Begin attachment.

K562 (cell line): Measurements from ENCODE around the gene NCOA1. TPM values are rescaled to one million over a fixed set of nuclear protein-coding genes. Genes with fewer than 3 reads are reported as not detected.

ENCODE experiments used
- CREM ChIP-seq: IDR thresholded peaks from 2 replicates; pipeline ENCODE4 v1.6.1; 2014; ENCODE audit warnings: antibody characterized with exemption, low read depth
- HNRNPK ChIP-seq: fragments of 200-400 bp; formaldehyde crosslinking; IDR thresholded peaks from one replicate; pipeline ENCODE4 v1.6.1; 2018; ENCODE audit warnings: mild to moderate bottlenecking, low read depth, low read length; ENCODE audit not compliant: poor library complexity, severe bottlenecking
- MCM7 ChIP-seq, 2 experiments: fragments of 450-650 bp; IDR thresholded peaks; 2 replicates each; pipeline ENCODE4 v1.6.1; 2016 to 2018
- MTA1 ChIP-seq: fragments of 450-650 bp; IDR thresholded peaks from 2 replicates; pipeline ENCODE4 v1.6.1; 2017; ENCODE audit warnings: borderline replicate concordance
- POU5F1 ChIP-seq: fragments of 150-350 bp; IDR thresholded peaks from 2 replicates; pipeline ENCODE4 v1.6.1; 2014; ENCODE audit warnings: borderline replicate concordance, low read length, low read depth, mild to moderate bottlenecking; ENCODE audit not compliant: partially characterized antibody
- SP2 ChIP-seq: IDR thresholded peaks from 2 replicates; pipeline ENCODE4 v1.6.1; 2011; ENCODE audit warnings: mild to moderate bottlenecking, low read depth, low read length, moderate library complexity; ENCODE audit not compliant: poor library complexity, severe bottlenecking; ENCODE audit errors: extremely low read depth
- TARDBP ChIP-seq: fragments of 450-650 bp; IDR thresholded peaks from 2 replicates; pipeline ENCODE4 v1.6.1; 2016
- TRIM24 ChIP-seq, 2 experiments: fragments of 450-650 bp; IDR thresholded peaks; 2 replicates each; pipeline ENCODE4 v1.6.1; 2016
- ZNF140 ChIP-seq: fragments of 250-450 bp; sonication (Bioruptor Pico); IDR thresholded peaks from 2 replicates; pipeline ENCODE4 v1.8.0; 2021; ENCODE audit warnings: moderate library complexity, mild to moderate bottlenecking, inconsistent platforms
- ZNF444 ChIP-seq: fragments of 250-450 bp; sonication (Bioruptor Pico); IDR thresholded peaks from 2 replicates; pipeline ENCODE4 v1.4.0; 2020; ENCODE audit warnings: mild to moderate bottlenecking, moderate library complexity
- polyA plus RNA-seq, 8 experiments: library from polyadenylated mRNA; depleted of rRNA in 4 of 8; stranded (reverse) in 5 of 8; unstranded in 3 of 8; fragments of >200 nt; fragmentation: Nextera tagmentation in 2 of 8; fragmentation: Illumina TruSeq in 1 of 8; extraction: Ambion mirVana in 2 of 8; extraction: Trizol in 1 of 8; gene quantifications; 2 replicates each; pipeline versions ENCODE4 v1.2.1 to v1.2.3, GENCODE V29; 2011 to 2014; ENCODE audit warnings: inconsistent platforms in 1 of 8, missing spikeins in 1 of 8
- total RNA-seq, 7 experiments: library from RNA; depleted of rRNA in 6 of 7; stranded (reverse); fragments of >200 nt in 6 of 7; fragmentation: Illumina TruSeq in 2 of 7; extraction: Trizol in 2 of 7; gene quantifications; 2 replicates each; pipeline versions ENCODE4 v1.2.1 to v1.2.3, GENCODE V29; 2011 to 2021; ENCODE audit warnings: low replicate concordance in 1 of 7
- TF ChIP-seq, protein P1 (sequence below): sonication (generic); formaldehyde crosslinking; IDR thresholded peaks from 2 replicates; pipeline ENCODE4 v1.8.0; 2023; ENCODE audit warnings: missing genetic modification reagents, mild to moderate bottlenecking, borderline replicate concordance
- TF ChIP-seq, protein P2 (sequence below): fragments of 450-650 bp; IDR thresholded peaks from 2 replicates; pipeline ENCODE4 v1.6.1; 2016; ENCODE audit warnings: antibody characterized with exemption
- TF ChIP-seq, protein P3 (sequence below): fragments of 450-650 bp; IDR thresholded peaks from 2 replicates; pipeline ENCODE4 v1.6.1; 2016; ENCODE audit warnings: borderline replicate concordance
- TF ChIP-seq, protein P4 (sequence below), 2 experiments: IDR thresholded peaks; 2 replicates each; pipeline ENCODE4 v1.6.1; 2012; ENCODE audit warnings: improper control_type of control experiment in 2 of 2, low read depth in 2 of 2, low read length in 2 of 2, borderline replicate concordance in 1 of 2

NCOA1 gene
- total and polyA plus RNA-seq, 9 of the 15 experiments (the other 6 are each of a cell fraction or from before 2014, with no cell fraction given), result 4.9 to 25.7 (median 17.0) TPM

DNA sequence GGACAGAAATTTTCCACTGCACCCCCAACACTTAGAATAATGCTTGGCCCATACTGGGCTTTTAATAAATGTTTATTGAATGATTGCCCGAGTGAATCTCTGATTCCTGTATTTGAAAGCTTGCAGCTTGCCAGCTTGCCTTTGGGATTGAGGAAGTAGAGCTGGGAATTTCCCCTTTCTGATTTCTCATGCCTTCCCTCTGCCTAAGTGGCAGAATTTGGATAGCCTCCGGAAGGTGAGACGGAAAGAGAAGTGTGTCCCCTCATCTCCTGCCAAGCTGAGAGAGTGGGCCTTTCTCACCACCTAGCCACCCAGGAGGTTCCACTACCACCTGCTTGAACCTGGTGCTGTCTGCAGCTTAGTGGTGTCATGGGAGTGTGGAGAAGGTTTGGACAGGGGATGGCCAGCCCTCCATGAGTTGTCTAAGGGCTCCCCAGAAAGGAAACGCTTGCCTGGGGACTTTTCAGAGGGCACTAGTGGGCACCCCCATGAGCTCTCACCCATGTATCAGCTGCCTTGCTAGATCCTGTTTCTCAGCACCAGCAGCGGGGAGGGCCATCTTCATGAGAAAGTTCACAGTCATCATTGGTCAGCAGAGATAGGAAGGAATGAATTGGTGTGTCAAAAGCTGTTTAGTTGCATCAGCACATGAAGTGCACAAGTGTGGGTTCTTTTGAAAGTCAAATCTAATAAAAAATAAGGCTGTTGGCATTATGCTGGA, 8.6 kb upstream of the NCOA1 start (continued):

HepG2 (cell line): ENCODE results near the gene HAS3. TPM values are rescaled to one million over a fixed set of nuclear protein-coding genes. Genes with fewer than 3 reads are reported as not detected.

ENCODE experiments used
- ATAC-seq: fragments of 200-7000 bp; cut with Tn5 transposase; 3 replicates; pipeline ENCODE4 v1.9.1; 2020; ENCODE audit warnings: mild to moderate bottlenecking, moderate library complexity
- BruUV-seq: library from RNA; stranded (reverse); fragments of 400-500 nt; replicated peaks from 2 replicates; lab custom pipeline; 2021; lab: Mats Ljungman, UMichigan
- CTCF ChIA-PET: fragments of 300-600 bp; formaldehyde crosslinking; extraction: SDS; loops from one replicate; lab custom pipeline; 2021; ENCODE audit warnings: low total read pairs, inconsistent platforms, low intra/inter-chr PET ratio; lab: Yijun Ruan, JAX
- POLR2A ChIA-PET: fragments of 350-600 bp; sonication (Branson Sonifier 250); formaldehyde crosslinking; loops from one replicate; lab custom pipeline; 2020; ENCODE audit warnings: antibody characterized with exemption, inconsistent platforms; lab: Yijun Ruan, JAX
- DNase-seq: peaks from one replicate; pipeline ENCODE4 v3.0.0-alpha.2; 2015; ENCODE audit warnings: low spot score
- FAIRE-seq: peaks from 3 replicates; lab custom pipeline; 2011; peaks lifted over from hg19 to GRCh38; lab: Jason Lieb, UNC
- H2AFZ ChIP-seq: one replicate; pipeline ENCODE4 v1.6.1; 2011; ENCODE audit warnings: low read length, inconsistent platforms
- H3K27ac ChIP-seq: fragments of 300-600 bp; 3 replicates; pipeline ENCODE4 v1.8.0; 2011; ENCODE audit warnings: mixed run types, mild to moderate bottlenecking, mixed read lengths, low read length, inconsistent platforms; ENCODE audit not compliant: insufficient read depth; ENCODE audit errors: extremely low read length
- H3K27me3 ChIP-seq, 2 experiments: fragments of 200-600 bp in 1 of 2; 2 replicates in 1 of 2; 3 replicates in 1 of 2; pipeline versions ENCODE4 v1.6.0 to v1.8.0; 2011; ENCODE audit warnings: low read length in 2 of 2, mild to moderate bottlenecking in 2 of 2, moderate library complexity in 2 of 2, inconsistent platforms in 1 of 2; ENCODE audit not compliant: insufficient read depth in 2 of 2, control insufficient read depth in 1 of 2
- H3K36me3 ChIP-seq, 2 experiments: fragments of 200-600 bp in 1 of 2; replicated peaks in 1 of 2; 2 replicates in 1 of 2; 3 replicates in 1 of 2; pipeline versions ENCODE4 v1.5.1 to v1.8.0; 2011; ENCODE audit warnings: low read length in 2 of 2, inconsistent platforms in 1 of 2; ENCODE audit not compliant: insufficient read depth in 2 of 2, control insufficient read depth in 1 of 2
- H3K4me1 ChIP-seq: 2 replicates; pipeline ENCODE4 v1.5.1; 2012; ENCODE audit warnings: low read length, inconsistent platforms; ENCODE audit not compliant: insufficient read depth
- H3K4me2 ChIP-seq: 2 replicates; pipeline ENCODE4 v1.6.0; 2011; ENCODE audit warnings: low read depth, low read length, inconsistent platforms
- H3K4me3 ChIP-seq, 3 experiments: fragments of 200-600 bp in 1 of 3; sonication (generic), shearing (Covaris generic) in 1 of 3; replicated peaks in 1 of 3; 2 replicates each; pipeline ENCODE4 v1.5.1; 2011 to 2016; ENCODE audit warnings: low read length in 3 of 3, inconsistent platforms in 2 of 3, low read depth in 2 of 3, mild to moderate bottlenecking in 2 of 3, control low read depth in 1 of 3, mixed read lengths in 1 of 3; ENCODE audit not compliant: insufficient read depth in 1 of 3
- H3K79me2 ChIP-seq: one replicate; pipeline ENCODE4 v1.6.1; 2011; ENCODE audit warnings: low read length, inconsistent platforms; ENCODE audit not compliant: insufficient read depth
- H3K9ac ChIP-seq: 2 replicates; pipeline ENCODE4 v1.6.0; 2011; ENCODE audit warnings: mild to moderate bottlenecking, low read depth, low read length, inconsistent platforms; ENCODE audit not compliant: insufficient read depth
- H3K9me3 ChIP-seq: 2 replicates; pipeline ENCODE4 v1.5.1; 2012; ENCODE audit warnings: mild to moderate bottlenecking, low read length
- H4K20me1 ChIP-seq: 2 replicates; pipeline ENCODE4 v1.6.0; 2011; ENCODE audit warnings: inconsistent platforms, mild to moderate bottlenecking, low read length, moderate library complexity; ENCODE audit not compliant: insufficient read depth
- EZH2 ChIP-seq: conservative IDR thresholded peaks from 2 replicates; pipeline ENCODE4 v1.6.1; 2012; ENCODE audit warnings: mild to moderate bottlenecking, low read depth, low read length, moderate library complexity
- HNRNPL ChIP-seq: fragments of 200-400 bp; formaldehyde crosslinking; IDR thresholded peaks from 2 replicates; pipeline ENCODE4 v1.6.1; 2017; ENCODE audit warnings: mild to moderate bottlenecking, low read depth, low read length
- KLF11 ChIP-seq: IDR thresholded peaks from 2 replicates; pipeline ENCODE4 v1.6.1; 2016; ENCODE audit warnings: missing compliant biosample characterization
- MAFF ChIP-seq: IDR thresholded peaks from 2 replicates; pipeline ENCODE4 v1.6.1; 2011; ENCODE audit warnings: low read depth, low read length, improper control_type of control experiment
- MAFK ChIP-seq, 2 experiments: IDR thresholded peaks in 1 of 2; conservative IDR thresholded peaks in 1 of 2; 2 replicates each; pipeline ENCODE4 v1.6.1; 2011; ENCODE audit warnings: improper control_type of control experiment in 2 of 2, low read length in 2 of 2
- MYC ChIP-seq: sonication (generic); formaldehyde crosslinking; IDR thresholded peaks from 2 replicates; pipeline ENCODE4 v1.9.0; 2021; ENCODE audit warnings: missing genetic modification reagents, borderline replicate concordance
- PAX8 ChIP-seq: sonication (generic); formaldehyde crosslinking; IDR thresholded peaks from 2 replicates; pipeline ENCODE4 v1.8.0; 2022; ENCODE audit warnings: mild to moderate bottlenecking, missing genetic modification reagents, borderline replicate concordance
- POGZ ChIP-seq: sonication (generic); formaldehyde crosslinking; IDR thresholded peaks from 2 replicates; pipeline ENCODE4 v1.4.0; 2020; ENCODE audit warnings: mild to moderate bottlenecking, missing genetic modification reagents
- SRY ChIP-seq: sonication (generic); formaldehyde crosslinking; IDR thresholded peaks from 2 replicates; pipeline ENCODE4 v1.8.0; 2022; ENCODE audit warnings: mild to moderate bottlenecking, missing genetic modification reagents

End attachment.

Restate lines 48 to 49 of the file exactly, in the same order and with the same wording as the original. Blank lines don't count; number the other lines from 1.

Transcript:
- POGZ ChIP-seq: sonication (generic); formaldehyde crosslinking; IDR thresholded peaks from 2 replicates; pipeline ENCODE4 v1.4.0; 2020; ENCODE audit warnings: mild to moderate bottlenecking, missing genetic modification reagents
- SRY ChIP-seq: sonication (generic); formaldehyde crosslinking; IDR thresholded peaks from 2 replicates; pipeline ENCODE4 v1.8.0; 2022; ENCODE audit warnings: mild to moderate bottlenecking, missing genetic modification reagents